Háfiz, Succor now in none I see


The following is my translation of a famous ghazal by Hafiz, one which, despite being well-beloved by readers of his original Persian, is not rendered into English nearly so often as his poems that concern love or allow mystical interpretation. Yet is it is a poem that is quintessentially Hafiz: melancholic, enigmatic, replete with allusions both literary and cultural, and poignant in the power of its expression. 

My aim in this translation has been to both preserve the tone and sentiments of Hafiz, as well as the form of the ghazal (for a discussion on the ghazal, see my introduction to ghazal 470). As such, I employed a monorhyme which is seen in both of the hemistiches of the first verse, and then in the second hemistiches of the subsequent verses. I used a trochaic meter of seven feet, with a half foot in many of the lines. My hope is that by preserving the form of verse that Hafiz used, I can most nearly reproduce for an English reader the experience of the original Persian. For a recitation of this poem in the original click here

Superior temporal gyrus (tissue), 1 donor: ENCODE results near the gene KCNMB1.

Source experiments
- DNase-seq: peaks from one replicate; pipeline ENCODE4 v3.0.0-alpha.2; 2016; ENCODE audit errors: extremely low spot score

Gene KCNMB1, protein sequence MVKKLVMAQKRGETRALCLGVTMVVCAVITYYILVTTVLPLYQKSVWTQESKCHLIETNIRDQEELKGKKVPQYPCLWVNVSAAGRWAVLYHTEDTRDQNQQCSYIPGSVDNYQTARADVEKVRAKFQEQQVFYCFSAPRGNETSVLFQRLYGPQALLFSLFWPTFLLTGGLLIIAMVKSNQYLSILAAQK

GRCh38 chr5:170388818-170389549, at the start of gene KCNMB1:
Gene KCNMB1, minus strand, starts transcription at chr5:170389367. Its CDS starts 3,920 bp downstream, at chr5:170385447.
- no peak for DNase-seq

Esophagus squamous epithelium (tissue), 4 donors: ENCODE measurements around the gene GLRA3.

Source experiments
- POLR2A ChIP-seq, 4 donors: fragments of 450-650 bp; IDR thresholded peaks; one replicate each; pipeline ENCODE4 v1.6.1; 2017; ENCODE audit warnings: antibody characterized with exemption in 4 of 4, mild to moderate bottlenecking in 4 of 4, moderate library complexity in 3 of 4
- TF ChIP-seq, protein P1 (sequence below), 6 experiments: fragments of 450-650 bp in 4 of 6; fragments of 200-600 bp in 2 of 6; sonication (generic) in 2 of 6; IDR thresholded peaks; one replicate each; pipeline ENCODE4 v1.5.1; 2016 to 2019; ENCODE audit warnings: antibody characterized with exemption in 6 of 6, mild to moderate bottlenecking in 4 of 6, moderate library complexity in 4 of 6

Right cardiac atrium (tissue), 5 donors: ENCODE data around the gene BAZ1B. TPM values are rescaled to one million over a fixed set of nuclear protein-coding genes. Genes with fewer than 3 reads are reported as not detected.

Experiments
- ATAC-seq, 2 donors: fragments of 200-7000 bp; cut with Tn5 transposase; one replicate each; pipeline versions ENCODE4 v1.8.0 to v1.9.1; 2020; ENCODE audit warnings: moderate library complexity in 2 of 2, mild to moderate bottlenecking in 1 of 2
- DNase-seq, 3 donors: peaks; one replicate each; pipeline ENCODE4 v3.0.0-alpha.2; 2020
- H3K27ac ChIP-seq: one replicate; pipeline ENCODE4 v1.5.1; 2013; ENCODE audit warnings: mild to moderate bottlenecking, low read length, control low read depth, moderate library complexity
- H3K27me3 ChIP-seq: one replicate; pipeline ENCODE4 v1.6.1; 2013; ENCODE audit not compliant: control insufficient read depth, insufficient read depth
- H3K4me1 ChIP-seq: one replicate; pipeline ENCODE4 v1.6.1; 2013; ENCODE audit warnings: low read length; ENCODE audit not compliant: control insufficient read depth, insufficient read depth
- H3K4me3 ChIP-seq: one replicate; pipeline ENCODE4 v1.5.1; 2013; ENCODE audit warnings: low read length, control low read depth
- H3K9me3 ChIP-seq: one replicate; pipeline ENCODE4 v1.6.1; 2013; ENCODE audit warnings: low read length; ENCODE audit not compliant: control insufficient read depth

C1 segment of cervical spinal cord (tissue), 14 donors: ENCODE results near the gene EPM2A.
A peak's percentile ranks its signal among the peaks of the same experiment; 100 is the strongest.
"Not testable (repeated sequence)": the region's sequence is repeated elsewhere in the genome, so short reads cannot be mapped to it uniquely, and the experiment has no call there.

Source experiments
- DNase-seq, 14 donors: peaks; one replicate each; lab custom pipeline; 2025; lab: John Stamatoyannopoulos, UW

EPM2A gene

I thank Naeem Nabiliakbar for his invaluable advice in proofreading the following translation, which improved its accuracy and resolved some dubious readings.

View interlinear file with the original Persian



Succor now in none I see, Hafiz Ghazal 169

Translation by Joshua Hall


Succor now in none I see; what clime are friends gone to?

When did friendship die, and lovers true become so few?

Blackened is the fount of life; where is the Khizr of fortune?

Roses’ stems weep blood; where are the breezes that renew?

No man saith there be a friend with care for friendship’s right.

In what pit have fallen those respecting friendship’s due?

Years no gem hath come forth from the mine of chivalry.

Sunshine and the works of wind and rain, are they gone too?

Denizens of kindly climes are now but dust that’s scattered;

When had kindliness died out, its cities bid adieu?

In the field the ball’s been cast of magnanimity;

None rides forth. Where are the riders wonted to pursue?

Roses by the thousand bloomed but are bereft of birdsong;

Where are now the nightingales whose absence we thus rue?

Venus play’th not pleasing tunes; indeed, her lute hath burned.

None is there with taste for wine; do all their drink eschew?

Hafiz, godly secrets such as these none knoweth; be silent.

Whom about the turning spheres art thou to ask; yes, who?


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